We are pleased to present the twelfth issue of 4liberty.eu Review, titled “Taxing Taxation: Labor and Capital in CEE”. This time our primary focus is the taxation of labor and capital – from the cases of Poland and the Czech Republic, to Ukraine, Bulgaria, and Bosnia and Herzegovina.
Taxation is an involuntary payment levied on various entities in order to finance the state budget1. Clearly, the tax burden is heavily influenced by the philosophy of the role of the state in the public life, as well as quantity and quality of public services rendered.
The final effect of the carbon tax is determined by the way in which additional resources are handled. Every tax results in reallocation of scarce resources for purposes less desired by consumers. Not only do taxes diminish the utility of a consumer, but they also have a negative impact on economic growth.
Sectoral tax, i.e. higher taxation, which affects only selected sectors of the economy (such as banking, insurance, energy, telecommunications, or the information technology segment) is considered to be an effective tool for increasing state budget revenues.
Currently, the Czech Republic does not have a separate capital gains tax for individuals or for corporations; capital gains are included in PIT and CIT. There are also a few cases in which capital gains are exempt, mainly pertaining to property.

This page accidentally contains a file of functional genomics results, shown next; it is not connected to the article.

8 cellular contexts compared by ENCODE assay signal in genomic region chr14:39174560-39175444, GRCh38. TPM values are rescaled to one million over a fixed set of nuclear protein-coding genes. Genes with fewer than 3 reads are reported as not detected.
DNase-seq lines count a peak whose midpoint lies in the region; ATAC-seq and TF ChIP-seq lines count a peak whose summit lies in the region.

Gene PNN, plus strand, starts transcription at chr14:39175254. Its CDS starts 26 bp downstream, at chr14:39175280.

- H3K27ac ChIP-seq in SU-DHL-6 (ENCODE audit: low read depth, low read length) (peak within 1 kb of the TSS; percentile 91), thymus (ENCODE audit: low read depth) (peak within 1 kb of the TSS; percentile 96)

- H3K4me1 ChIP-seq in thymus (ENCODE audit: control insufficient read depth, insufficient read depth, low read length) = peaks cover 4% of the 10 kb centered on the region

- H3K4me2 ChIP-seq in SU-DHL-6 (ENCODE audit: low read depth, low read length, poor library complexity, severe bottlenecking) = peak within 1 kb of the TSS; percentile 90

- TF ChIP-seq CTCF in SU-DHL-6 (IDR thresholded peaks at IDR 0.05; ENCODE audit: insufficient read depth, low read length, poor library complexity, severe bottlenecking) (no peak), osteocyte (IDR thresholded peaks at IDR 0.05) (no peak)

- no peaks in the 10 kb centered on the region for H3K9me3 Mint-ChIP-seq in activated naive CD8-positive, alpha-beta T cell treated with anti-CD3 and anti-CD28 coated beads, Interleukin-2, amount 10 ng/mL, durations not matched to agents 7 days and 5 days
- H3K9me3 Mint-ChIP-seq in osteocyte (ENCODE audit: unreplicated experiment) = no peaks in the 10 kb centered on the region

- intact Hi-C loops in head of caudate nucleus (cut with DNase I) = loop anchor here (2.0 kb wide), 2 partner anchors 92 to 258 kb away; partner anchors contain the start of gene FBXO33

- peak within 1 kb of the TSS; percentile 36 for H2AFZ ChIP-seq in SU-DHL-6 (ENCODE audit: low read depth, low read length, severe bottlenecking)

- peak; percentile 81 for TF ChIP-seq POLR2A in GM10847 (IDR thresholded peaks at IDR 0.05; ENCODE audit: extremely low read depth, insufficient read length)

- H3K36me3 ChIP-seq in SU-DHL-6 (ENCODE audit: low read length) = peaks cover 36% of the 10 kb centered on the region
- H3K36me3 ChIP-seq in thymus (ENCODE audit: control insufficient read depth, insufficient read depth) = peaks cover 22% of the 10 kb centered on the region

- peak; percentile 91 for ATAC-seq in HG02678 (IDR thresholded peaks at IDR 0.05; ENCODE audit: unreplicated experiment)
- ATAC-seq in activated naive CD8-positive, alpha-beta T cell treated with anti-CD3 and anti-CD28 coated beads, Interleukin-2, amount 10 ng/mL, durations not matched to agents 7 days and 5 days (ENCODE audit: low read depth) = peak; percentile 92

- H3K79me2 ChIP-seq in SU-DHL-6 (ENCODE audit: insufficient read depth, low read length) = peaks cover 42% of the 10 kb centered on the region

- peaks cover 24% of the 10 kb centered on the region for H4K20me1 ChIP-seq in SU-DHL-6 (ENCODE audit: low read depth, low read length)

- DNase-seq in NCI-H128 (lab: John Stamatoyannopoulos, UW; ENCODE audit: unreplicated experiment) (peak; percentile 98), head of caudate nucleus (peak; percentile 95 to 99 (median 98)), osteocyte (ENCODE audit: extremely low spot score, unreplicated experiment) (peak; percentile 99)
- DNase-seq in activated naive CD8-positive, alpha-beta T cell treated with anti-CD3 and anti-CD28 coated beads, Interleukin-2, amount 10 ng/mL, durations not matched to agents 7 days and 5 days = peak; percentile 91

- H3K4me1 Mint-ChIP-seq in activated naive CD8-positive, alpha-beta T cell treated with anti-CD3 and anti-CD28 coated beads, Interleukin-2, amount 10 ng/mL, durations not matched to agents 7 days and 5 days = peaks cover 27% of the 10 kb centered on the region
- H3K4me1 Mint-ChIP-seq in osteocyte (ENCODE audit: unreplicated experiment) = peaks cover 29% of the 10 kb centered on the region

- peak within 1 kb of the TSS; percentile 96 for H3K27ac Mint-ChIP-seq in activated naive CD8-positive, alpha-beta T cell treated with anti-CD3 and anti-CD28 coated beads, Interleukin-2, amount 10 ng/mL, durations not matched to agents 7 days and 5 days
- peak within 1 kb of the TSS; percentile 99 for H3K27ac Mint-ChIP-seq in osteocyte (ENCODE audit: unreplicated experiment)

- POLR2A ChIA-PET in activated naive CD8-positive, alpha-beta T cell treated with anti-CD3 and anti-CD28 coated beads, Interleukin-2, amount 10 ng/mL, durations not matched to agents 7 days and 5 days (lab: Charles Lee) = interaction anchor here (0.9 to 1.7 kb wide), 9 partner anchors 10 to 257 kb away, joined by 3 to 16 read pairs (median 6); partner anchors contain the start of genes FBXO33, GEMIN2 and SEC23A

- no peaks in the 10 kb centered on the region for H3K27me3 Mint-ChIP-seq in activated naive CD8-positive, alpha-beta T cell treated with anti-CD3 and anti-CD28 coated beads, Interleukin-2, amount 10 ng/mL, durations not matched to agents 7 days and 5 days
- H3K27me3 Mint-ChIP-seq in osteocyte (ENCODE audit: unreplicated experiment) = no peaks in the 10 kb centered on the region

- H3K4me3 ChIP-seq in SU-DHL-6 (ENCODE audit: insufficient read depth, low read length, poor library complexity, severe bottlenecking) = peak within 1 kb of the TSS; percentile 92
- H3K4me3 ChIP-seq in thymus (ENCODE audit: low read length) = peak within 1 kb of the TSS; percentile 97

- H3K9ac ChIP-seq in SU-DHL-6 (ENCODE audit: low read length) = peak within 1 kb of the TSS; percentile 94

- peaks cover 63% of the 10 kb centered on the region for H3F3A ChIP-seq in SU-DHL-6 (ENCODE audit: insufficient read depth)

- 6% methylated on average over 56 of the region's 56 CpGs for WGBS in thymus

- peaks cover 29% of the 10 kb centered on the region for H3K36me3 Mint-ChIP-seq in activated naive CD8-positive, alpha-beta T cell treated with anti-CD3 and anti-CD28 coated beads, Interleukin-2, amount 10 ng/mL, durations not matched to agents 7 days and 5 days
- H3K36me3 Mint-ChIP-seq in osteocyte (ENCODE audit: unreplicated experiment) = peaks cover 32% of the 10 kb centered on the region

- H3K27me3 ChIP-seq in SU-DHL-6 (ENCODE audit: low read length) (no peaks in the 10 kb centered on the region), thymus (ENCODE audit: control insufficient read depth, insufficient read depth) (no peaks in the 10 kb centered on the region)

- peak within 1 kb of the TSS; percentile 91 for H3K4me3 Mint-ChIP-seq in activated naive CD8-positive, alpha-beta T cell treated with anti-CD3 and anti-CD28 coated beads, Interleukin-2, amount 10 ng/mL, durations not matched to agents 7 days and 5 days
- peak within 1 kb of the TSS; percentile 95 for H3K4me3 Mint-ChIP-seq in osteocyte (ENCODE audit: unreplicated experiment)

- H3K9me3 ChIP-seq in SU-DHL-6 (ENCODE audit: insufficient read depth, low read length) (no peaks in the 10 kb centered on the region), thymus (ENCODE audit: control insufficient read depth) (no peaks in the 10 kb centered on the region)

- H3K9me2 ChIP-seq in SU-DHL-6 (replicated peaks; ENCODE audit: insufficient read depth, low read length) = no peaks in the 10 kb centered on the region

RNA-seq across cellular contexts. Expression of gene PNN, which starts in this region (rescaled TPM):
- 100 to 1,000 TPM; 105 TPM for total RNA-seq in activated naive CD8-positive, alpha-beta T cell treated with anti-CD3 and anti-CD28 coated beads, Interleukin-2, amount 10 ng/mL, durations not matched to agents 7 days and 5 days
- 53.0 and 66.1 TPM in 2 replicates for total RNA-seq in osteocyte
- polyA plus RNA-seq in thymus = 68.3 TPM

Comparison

The fiscal burden of labor in the Federation of Bosnia and Herzegovina is one of the largest in Europe. Although living among the poorest countries on the continent, workers in Bosnia and Herzegovina pay a lot to a high tax wedge, which is over 40%.
A simplified tax system is one of the essential tools for supporting small and micro businesses and self-employment in Ukraine. Entrepreneurs who are using a simplified system pay a fixed amount of tax or a fixed percentage of income.
Taxes come in different forms and shapes. Regardless, they all have certain consequences. The discussion about what is the optimal size of the state, and which public expenditures are justified and beneficial never tires.
With a sample of 4,000 Slovak students, the Economics Olympiad revealed the most serious weaknesses in economic education of young people. Memorizing is believed to be a long-term problem, but knowledge useful only as a part of quiz shows remains a crucial element of the Slovak education system.